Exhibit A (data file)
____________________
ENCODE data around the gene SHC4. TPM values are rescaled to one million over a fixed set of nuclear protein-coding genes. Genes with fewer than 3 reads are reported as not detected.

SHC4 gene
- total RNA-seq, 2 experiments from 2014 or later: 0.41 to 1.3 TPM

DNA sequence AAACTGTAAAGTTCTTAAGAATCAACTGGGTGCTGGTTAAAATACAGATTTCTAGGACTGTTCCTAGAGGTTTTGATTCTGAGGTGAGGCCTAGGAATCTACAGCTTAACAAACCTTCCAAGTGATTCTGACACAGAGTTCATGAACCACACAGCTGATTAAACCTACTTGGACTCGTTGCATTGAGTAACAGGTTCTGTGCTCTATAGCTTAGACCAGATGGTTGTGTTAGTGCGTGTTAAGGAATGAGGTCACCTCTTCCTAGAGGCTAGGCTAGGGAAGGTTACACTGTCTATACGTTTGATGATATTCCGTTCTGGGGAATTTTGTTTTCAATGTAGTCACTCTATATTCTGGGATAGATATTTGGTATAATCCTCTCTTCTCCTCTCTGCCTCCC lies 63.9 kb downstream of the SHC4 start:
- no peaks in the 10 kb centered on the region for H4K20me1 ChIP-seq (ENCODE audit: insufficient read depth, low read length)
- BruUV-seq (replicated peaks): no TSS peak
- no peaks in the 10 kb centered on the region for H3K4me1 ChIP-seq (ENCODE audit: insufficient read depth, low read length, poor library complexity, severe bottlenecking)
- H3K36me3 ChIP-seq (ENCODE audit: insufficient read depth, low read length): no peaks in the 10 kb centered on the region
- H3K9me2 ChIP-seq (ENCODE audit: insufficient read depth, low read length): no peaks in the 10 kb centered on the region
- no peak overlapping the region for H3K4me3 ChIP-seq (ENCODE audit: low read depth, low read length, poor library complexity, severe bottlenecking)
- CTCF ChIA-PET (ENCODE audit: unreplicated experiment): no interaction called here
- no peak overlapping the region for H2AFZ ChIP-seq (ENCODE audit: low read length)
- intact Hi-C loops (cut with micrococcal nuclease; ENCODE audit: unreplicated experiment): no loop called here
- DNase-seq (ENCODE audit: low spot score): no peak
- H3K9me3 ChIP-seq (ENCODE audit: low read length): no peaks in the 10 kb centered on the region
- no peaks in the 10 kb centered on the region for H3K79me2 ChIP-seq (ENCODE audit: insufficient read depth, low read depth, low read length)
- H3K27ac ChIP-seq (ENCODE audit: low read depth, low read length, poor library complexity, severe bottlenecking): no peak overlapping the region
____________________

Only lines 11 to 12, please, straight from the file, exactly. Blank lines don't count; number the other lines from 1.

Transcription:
- CTCF ChIA-PET (ENCODE audit: unreplicated experiment): no interaction called here
- no peak overlapping the region for H2AFZ ChIP-seq (ENCODE audit: low read length)